(The mealie malt provides a lighter-toned beer with a mellower flavour. The sorghum malt provides a darker beer.)
The ingredients are mixed in a cast-iron pot (potjie)
The mixture is left overnight and will start fermenting and bubbles appear. A sour odour can be detected.
A small portion of the corn-flavoured water is removed and put to one side.
The remaining mixture is then cooked until a crusty sediment forms. This product is known as isidudu and can be eaten as a porridge.
When making beer, the isidudu is left to cool for a day.
After the mixture has cooled, it is poured into a large plastic vat. The liquid that was set aside is added to the vat.
A handful of sorghum malt and a handful of mealie malt is added to the vat.
The brew is stirred with a traditional stirring spoon called an iphini. The vat is covered with a lid and blanket (to retain heat). The vat is put in a warm place overnight, to encourage fermentation.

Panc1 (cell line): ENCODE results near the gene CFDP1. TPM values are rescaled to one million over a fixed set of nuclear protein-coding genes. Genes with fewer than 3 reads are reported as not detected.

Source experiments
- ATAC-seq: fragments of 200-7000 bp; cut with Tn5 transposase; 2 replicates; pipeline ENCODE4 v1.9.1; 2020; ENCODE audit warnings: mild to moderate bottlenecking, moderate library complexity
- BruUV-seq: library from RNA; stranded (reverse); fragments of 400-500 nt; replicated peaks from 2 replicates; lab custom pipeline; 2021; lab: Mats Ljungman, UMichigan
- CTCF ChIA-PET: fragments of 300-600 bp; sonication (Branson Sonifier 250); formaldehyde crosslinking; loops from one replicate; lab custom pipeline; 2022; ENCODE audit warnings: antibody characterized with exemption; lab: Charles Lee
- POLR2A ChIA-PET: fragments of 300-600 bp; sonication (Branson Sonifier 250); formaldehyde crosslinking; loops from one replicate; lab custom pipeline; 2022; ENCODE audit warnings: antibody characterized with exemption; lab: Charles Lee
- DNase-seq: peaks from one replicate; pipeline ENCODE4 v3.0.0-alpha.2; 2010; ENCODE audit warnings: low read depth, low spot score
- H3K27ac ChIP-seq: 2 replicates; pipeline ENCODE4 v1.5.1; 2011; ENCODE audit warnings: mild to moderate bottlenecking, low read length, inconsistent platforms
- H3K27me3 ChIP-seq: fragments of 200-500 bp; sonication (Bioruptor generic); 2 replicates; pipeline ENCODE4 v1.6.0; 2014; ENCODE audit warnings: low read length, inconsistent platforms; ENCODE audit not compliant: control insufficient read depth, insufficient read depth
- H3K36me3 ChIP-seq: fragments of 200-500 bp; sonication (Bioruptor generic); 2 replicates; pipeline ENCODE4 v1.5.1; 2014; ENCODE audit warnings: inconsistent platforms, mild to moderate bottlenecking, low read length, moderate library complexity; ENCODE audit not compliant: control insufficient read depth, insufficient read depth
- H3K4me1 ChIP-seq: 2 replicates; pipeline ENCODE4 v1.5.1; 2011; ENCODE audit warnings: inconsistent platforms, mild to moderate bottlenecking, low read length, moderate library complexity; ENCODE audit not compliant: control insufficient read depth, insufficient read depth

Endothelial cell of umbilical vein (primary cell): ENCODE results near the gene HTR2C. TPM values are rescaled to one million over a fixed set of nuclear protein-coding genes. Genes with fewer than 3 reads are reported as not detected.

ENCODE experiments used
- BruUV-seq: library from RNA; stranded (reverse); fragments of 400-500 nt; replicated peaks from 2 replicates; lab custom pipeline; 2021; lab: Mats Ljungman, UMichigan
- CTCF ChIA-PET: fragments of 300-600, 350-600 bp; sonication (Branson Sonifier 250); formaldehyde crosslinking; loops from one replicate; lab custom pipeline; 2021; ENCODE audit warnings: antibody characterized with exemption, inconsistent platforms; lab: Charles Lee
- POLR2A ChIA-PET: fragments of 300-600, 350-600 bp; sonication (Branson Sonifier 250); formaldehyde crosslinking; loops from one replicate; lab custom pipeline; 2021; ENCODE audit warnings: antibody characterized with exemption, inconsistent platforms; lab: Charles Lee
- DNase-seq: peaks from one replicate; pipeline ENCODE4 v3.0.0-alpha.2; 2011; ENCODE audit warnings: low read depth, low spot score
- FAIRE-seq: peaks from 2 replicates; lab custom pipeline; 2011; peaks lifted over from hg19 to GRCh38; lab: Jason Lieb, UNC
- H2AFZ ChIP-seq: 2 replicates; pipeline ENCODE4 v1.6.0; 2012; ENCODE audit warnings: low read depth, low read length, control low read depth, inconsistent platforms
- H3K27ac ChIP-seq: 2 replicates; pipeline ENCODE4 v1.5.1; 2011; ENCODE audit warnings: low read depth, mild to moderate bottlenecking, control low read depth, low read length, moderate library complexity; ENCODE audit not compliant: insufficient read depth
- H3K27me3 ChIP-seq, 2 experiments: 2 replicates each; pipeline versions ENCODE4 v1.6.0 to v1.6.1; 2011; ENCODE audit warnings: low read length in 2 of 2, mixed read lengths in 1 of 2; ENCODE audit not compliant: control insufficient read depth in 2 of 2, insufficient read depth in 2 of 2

The traditional method of testing to see if the brew is ready is to light a match close to the vat. If the match blows out quickly, the brew is ready. If the match remains lit, the brew is not ready. This is because the fermenting mixture is producing large amounts of carbon dioxide, which does not allow for combustion of the match.
When the brew is ready, the mixture is filtered through a large metal strainer, to collect the excess corn. The sediment at the bottom of the vat is known as intshela. The intshela is added to the filtered beer, to give extra flavour.
The corn solids, collected from filtering, are squeezed out. This corn is usually cast onto the ground for chickens.